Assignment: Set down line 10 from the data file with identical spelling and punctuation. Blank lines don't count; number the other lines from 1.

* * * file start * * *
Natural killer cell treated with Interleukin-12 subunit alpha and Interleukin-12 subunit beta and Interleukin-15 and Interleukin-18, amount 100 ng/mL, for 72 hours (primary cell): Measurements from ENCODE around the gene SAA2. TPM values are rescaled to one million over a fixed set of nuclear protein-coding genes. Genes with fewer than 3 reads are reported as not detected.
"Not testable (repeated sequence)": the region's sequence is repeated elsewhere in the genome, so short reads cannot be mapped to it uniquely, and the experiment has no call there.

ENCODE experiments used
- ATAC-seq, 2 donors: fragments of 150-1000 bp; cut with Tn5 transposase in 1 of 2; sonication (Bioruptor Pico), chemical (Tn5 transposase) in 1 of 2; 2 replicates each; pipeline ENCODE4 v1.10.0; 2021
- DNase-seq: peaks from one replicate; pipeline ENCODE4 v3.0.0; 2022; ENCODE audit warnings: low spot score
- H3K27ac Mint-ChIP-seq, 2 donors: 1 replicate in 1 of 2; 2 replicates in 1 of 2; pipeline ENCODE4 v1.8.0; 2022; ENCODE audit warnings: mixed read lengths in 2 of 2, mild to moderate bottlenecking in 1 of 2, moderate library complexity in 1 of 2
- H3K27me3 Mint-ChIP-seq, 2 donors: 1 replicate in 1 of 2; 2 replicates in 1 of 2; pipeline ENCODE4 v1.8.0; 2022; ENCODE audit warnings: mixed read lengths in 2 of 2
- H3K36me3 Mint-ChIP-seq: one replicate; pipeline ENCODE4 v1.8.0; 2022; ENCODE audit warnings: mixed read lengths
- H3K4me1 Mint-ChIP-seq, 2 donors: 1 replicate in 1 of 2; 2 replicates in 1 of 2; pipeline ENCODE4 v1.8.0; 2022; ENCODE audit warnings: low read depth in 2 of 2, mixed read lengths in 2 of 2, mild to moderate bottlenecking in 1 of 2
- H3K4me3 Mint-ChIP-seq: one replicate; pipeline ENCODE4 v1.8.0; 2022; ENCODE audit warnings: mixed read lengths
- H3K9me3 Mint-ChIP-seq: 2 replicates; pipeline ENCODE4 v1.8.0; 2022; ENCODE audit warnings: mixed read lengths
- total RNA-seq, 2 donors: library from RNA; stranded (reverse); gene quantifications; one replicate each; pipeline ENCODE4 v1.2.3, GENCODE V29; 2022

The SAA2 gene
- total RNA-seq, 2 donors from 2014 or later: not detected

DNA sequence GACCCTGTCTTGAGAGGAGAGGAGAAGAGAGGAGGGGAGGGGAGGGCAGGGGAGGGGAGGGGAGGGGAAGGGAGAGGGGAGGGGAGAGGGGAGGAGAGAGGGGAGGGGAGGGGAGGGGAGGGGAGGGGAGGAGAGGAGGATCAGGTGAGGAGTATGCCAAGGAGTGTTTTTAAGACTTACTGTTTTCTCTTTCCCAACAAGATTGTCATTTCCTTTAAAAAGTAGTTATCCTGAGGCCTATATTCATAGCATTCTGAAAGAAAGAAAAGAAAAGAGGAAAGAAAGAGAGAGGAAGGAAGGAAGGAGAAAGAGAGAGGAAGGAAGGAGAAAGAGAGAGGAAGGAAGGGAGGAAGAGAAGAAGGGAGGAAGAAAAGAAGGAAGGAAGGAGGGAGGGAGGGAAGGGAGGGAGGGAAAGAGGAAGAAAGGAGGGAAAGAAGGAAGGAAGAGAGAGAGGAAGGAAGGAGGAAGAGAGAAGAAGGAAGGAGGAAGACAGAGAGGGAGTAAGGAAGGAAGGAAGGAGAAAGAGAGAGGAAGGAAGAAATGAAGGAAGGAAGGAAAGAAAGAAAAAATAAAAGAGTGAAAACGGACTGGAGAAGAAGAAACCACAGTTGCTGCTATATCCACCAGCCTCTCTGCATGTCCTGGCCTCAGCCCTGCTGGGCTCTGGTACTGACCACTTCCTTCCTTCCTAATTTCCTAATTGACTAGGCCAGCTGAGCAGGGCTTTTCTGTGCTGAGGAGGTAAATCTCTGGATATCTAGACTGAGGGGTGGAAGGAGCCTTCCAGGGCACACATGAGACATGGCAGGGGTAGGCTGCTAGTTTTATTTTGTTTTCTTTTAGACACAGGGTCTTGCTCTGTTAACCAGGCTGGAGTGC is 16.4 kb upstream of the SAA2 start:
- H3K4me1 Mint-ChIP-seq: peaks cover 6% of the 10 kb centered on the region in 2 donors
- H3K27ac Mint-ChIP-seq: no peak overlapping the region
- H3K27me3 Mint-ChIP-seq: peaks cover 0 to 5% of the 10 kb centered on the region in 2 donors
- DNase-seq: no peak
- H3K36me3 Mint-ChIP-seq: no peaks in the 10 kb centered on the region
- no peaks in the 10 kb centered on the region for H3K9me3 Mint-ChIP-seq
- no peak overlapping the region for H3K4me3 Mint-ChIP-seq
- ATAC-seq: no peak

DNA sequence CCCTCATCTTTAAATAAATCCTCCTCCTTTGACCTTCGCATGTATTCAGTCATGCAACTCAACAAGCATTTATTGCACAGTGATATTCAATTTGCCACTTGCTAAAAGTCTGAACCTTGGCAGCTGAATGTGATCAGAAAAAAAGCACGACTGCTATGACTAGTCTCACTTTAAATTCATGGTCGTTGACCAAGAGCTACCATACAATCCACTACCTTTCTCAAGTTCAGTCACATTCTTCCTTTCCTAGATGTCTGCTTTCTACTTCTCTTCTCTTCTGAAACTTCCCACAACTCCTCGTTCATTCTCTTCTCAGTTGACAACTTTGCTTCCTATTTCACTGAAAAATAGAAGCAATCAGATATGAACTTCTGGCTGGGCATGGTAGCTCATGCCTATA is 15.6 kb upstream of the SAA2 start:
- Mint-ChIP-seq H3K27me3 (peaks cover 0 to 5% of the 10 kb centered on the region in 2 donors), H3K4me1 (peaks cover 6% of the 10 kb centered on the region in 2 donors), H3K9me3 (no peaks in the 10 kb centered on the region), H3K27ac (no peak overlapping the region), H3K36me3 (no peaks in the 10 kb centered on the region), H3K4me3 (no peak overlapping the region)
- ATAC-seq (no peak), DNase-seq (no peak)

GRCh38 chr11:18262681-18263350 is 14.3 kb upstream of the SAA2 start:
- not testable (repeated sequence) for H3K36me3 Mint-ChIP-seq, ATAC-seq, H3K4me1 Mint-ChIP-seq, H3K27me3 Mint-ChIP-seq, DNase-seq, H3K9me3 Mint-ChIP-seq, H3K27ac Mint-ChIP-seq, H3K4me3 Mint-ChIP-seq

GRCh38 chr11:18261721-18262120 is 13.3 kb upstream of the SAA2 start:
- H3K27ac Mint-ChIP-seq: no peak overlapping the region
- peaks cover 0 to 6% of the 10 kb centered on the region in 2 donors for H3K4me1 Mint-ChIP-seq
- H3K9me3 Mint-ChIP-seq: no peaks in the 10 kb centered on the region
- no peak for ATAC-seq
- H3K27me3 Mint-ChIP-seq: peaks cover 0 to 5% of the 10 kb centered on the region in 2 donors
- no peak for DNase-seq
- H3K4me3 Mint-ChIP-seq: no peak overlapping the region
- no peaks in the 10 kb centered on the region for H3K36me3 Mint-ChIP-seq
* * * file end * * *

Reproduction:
- H3K4me3 Mint-ChIP-seq: one replicate; pipeline ENCODE4 v1.8.0; 2022; ENCODE audit warnings: mixed read lengths